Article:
Juliet Bramante, MD(c)

Nominated From: University of Washington

Research Site: Associación Civil Impacta Salud y Educación Clinical Research Site

Research Area: HIV Dermatology, HIV Mental Health

Primary Mentors: Dr. Sigrid Collier, Dr. Javier Lama

Research Project

Comparison of the experience of HIV-related and skin disease-related stigma between communities in the urban capital of Lima and the rural Loreto region of Peru

Between different geographical areas in Peru there are significant differences in access to treatment, preventive measures, and community support for people living with HIV. While the urban capital of Lima has the highest prevalence and number of cases of AIDS, the Amazonian region of Loreto has the next highest number of cases. Loreto faces unique barriers to access compared to the urban setting of Lima, and the majority of healthcare workers are found in urban and coastal areas. Stigmatization due to illness decreases quality of life among affected individuals and creates barriers to health equity. Stigma is an important self-identified barrier to healthcare for communities both in Loreto and in urban communities in Lima and may compound disparities in access to care.

Research Significance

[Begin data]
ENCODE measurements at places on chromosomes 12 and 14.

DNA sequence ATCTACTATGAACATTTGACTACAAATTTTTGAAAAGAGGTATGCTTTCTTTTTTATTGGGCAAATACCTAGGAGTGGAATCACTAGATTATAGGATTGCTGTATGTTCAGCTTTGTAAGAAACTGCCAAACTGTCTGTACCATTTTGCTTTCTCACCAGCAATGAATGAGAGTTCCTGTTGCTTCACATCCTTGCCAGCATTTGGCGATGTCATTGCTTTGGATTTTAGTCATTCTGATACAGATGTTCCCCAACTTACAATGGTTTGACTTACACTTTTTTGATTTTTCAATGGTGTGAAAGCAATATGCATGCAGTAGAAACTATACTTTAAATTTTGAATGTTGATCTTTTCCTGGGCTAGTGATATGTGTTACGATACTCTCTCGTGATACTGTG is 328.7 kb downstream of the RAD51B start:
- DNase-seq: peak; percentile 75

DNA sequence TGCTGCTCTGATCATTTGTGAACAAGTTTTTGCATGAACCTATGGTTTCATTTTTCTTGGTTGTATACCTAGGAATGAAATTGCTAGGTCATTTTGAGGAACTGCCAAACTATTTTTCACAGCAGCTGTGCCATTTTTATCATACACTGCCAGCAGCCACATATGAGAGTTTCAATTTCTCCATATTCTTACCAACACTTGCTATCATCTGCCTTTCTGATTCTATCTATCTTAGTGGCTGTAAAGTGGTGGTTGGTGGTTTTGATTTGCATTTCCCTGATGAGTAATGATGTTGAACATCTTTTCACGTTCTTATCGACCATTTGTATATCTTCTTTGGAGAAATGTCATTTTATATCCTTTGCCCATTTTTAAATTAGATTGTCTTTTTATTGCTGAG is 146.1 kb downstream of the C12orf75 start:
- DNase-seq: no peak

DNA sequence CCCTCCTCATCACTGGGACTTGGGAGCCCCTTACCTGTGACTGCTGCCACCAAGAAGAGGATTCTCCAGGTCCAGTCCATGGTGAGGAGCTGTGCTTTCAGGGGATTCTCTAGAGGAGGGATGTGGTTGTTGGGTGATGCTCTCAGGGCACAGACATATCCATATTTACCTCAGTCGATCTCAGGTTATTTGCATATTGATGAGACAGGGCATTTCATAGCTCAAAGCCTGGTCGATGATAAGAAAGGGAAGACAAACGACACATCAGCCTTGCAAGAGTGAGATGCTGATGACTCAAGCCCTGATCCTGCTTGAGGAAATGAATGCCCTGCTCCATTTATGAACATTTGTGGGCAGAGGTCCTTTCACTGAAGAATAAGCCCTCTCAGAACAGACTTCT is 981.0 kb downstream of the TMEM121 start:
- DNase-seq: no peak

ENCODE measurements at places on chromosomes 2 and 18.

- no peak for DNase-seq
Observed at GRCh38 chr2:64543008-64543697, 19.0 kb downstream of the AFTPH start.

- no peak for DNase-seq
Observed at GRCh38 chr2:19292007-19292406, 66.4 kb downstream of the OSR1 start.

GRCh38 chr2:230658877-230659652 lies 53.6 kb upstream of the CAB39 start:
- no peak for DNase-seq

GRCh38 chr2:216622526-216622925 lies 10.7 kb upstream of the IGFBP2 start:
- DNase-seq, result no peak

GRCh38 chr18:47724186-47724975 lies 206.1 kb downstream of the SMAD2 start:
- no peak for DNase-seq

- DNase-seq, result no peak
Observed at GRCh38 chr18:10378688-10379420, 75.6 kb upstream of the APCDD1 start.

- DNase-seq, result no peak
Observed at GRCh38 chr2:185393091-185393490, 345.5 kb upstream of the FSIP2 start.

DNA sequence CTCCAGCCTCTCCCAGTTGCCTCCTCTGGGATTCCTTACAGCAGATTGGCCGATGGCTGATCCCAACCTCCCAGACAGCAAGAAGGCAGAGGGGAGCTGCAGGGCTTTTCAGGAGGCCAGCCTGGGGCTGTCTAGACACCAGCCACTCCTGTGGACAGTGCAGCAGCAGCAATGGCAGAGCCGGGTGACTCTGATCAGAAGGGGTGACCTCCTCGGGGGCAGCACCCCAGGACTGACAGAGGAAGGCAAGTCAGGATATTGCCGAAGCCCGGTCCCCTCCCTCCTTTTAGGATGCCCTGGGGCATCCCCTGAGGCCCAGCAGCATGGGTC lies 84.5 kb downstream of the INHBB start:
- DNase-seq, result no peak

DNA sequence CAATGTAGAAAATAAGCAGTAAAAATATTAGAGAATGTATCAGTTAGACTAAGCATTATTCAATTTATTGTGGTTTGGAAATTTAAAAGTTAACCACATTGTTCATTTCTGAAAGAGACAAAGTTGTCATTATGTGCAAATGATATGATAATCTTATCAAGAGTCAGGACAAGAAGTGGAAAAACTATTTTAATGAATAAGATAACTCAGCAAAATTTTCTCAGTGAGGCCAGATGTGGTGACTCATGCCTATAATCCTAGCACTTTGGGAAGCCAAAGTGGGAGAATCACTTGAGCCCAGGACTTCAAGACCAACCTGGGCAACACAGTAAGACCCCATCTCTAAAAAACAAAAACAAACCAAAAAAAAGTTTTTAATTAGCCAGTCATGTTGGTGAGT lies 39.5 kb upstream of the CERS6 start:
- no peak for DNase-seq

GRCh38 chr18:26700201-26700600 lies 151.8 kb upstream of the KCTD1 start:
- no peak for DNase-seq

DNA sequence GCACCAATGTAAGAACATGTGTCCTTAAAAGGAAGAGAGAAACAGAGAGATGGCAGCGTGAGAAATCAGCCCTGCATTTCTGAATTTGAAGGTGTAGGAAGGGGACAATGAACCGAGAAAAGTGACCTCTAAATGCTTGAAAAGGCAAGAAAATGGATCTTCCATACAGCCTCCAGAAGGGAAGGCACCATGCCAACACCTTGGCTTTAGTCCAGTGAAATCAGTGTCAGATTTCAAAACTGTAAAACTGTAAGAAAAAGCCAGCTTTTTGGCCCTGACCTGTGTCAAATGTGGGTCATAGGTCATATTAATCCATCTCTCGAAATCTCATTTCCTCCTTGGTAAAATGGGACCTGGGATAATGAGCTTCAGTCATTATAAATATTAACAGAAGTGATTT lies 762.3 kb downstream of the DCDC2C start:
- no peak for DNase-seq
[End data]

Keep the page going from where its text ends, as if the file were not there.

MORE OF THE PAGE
Stigma associated with HIV appears to remain prevalent in both urban and rural communities of Peru and to affect engagement and adherence to available treatment, but to our knowledge no study has compared the experience of stigma in these two environments. Skin diseases associated with HIV are reported by clinicians to be present in these populations. However, the prevalence of skin diseases and their relationship to experiences of stigma in these cohorts have not been characterized. By addressing these knowledge deficits, our study will inform future efforts to tailor treatment and resources to meet the needs of patients in these very different environments and to reduce the burden of stigma. It will additionally help to characterize skin disease in these cohorts, as well as any need for consideration of HIV- associated skin disease in interventions designed to reduce stigma and disease burden.


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